His Honour considered that the referee carefully went through the various factors that individually or together might have been the basis for self-heating to occur. The relevant distinction was between:
- a cause in the sense that physical loss, destruction or damage was occasioned by or happened through the existence of a phenomenon; and
- the question of the reason for the existence of the phenomenon.
This distinction can be seen in an analogous context in the decision of the Victorian Court of Appeal in Gunns Forest Products Ltd v North Insurances Pty Ltd  VSCA 105.
His Honour considered that this was a matter of the construction of the Policy and the relevant question was whether the parties intended the Policy to respond to physical loss, destruction or damage occasioned by or happened through heating. In his view, there was no reason:
- (in the context of the Perils Exclusion or the Policy as a whole) to search for antecedent events in order to identify anterior causes of the heating; or
- to think that the Perils Exclusion was not intended to cover what could be reasonably characterised as damage occasioned by or happening through heating.
For the reasons outlined above, Dalby's application was dismissed with costs in favour of the Insurers.
The Federal Court has confirmed the following key matters in respect of the Perils Exclusion:
- the word "heating" is not qualified or modified by the word “spontaneous”;
- when talking about "spontaneous" as qualifying the causal concept of "heating", it simply means that it occurs without external incitement or factors, rather it is something that occurs by reason of internal processes; and
- in respect of physical loss, destruction or damage occasioned by or happened through heating, there is no reason to search for antecedent events in order to identify the anterior cause(s) of the heating.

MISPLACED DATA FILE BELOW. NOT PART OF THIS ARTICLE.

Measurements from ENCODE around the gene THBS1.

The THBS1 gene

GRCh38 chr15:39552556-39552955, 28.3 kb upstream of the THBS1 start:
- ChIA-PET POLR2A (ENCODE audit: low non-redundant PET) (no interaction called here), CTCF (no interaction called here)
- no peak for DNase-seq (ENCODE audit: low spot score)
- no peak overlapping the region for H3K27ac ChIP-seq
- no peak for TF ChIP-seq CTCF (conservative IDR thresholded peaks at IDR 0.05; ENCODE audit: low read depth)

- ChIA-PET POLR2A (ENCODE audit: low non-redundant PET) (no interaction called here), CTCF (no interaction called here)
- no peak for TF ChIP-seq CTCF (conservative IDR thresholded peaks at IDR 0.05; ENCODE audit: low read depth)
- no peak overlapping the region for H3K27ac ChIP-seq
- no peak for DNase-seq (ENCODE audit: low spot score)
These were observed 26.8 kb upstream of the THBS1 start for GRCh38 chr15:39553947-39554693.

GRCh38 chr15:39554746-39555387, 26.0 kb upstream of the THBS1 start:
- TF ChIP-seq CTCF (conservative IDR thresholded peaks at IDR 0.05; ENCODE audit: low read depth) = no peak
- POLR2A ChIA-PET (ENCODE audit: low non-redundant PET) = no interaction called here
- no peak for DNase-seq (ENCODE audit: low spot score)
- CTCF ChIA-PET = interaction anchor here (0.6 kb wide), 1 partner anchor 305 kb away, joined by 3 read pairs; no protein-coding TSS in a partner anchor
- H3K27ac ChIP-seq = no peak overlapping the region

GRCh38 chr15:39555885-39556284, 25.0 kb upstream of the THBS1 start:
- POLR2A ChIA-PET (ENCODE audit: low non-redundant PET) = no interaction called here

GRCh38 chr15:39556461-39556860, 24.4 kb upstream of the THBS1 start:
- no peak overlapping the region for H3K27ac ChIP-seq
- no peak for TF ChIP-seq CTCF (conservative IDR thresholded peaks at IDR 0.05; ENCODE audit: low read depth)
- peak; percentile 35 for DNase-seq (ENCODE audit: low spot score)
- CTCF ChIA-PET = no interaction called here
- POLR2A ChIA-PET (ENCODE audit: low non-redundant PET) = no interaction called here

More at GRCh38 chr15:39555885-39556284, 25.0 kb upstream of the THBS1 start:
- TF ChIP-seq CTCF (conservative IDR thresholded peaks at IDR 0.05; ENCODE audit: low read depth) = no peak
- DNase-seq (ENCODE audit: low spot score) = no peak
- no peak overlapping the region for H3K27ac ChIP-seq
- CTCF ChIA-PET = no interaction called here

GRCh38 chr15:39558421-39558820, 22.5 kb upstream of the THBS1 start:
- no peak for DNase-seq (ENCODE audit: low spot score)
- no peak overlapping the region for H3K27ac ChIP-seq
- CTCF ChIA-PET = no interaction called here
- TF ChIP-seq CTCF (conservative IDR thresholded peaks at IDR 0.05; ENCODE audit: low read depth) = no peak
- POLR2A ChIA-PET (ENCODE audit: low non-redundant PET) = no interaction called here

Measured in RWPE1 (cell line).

Dalby has recently filed an appeal of the full judgment and a further update will follow the hearing of the appeal in 2019.
1Dalby Bio-Refinery v Allianz Australia and Ors  FCA 1806
2The Relevant Questions were:
1) Whether, in the opinion of the referee, it is more likely than not, that the damage to the Applicant’s product (stockpiles of DDGS) was occasioned by or happened through: (i) spontaneous combustion of the product; (ii) or spontaneous fermentation; (iii) or heating; (iv) or any process involving the direct application of heat; and
2) Whether, in the opinion of the referee, it is more likely than not, that the damage to the Applicant’s product was occasioned by or happened through some other process and, if so, what caused the damage.
3The requirement to establish spontaneous heating was said to be consistent with the requirements to establish spontaneous combustion in cl 6(c)(i) and spontaneous fermentation in cl 6(c)(ii). The grouping of words in the proviso was said to indicate that, for combustion, fermentation or heating, the exclusion only operates where the condition is spontaneous, that is, from rapid oxidation, fermentation or heating of its own constituents, without heat or any fermenting agent from any external source. In Dalby's opinion, to read the clause in that way, would be consistent with the context of the Policy being an all risks insurance policy.
4Insurers submitted that firstly, the disjunctive “or” in cl 6(c)(ii), between “spontaneous fermentation” and “heating”, separates the terms such that any qualification would need to be repeated in order to attach to “heating”. Secondly, it would be illogical to read spontaneous as qualifying or modifying all concepts referred to in cl 6(c)(ii).
5Dalby recognised that a counter-argument to its construction argument was that the word “heating” has been included in cl 6(c)(ii) because it is seeking to do some work over and above a spontaneous event. Dalby's Senior Counsel insisted that Dalby’s interpretation was put beyond doubt by the inclusion of the proviso which uses the modifier “spontaneous” to qualify each of combustion, heating and fermentation.